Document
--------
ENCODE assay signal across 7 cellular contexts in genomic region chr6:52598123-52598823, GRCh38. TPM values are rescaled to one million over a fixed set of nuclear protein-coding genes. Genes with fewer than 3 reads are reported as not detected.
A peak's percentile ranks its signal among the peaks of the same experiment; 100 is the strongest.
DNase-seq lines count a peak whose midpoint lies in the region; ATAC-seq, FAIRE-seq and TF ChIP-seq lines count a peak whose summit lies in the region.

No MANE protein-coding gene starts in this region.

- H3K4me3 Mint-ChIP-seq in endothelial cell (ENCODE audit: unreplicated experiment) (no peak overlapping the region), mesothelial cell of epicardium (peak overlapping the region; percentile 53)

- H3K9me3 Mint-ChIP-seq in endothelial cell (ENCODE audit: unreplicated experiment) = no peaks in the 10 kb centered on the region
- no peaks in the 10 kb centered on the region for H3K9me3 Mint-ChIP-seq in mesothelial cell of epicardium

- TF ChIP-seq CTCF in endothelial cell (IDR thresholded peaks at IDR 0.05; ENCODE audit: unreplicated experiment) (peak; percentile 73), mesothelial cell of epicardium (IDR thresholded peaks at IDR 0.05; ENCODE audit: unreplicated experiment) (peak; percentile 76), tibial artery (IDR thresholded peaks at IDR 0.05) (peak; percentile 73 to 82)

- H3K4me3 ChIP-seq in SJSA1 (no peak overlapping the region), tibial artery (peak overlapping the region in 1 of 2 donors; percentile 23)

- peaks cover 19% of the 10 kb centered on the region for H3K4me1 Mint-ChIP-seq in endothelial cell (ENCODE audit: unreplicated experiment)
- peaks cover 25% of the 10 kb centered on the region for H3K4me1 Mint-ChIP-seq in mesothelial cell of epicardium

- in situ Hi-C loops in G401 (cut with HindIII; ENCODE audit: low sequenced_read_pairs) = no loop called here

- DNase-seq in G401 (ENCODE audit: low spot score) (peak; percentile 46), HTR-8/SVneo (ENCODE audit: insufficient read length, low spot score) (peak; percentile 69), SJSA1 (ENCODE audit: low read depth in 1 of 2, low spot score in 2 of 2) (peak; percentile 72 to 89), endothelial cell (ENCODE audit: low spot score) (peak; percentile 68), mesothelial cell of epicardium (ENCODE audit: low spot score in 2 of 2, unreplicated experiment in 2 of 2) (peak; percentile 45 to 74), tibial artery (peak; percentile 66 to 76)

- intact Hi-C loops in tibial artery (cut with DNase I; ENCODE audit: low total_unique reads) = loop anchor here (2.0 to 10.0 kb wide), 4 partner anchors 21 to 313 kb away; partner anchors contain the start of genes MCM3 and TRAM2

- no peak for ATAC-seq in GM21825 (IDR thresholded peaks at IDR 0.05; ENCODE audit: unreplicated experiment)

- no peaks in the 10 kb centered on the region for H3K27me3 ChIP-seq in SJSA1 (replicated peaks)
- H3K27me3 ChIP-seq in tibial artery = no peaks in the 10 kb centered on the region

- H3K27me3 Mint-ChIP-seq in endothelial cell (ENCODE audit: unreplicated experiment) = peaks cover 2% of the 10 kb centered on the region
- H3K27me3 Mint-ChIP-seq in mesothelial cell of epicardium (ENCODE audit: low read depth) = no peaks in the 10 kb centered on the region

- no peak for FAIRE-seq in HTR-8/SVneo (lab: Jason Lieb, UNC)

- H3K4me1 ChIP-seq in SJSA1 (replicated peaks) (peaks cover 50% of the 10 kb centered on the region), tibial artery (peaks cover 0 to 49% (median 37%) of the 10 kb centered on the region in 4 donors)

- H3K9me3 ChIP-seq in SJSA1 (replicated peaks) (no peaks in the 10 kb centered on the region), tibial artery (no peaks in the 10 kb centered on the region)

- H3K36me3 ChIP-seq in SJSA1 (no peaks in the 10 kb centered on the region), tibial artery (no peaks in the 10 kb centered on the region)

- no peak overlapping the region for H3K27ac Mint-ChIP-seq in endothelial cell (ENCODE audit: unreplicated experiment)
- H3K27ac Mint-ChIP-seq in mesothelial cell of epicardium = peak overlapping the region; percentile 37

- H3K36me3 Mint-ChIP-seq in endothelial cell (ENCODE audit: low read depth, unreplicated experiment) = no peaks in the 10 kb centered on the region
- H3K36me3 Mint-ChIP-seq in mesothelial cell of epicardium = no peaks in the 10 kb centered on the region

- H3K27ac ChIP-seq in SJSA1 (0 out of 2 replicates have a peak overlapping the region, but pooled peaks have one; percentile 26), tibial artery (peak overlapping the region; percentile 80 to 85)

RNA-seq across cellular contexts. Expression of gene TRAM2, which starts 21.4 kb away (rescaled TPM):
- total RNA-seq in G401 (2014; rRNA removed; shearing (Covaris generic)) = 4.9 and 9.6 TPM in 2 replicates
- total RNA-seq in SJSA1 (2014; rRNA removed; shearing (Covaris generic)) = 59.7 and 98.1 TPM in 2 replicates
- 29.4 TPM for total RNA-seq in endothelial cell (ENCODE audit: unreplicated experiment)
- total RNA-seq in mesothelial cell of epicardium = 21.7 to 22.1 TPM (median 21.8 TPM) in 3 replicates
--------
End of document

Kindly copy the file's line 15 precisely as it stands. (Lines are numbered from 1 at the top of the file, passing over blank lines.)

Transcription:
- no peak for ATAC-seq in GM21825 (IDR thresholded peaks at IDR 0.05; ENCODE audit: unreplicated experiment)